Le Fils: (Re)Turning and Assembling Reminders

Naomi Hodgson, Stefan Ramaekers

Research output: Chapter in Book/Report/Conference proceedingChapterpeer-review


Book cover
Philosophical Presentations of Raising Children pp 85–102Cite as

Palgrave Macmillan
Le Fils: (Re)Turning and Assembling Reminders
Naomi Hodgson & Stefan Ramaekers
First Online: 10 March 2019
194 Accesses

In the analysis of Le Fils we return to the notion of the parent as a political figure, standing between child and world, and representative of the culture. The device of filming the character of the father from over his shoulder at close range, and the events of the film, present us with the parent as a political figure. Drawing on Ralph Waldo Emerson, we express this in terms of an aversion to conformity that the renewal of community—as a possibility of the intergenerational relationship—might require. We contrast the restless turning of the father to that of the classical expression of turning in educational philosophy, Plato’s allegory of the cave. Distinct from this, we see the very turning itself to mark not only the pedagogical nature of his movement but also the existential condition of the parent as a political figure, situated between child and world. Returning to Cavell and Wittgenstein, we further elaborate the political register of upbringing: the parent’s investment in common practices as an investment in and agreement with the continuity of community.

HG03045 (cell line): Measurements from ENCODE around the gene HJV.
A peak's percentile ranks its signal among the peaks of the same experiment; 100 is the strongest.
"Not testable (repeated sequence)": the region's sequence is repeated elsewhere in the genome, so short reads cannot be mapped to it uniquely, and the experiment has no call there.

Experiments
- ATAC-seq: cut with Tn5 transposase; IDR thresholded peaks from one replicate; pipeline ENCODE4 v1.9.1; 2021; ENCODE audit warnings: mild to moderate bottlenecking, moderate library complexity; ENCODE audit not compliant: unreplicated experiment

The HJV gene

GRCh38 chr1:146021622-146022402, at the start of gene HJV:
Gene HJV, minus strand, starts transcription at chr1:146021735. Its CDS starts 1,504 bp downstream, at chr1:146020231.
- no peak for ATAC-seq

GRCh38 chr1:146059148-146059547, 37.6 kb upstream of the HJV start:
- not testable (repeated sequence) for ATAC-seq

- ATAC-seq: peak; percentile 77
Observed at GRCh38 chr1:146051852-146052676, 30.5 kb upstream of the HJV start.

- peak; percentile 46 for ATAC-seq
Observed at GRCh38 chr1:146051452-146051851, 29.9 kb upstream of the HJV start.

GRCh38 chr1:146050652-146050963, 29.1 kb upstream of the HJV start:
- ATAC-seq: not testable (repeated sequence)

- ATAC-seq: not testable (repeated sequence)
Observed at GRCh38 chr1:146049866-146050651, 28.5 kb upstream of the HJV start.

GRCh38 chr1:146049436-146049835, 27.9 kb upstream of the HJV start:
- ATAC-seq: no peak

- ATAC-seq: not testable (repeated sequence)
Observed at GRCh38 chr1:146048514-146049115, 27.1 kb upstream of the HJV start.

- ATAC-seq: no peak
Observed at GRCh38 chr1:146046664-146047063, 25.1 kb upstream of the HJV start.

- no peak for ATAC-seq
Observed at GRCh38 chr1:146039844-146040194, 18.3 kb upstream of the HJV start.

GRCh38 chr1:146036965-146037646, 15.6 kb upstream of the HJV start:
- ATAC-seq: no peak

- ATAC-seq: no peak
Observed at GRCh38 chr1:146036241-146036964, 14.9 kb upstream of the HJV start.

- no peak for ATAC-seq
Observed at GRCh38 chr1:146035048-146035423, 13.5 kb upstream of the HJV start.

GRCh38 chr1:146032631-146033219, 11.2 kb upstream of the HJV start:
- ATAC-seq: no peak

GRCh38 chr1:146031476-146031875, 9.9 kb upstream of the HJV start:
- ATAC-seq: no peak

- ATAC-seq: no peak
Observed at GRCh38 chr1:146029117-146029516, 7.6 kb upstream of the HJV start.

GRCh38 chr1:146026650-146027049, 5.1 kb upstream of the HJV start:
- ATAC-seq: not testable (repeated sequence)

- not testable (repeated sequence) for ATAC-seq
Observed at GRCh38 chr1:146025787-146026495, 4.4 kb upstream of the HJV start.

Original languageEnglish
Title of host publicationPhilosophical Presentations of Raising Children
Publication statusPublished - 10 Mar 2019


Dive into the research topics of 'Le Fils: (Re)Turning and Assembling Reminders'. Together they form a unique fingerprint.

Cite this